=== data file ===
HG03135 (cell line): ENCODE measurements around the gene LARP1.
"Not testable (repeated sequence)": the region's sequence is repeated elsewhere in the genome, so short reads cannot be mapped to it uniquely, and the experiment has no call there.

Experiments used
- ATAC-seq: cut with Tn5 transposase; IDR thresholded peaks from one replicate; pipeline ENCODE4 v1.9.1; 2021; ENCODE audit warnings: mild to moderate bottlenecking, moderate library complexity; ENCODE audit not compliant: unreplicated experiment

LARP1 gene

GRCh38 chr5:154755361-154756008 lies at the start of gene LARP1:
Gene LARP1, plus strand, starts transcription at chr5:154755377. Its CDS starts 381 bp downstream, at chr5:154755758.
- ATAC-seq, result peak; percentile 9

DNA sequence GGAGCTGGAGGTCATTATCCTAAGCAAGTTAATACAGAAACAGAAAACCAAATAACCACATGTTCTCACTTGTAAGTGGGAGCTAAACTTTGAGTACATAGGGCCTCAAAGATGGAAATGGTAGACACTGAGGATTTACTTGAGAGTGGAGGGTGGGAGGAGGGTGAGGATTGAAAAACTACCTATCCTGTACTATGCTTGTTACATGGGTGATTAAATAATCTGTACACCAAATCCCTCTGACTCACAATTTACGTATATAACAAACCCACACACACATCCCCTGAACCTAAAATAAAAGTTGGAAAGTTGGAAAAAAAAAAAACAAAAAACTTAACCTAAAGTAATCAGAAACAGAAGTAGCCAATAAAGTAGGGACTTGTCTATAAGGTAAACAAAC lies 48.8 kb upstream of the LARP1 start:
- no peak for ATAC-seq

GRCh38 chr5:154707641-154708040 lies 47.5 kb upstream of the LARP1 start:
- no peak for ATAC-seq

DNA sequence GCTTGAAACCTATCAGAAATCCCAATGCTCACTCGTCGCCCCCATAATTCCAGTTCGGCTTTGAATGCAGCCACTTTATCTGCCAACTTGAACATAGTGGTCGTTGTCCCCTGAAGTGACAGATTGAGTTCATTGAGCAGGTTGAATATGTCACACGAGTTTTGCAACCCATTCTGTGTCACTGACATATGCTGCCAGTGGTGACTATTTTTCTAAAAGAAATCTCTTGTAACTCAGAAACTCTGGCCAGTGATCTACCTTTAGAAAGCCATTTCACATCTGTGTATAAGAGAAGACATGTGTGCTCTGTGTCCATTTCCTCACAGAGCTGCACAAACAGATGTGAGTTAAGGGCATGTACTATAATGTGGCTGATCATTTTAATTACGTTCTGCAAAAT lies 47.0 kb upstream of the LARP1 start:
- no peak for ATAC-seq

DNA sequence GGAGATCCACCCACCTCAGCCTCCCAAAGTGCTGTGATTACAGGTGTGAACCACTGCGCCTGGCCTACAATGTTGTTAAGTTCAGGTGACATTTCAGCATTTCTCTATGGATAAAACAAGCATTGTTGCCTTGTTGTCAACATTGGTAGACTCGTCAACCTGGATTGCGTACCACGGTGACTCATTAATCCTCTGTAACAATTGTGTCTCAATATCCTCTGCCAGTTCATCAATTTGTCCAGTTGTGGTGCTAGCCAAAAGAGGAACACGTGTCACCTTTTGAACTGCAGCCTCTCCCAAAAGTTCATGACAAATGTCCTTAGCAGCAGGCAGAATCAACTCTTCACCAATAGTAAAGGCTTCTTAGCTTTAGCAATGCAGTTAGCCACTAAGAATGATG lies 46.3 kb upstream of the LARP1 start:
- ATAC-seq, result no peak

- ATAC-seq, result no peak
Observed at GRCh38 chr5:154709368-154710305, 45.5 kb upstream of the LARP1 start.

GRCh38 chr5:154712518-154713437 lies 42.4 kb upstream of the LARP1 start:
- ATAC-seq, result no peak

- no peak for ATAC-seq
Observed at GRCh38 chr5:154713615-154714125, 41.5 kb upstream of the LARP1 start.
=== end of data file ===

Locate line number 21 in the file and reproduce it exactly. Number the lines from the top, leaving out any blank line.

- no peak for ATAC-seq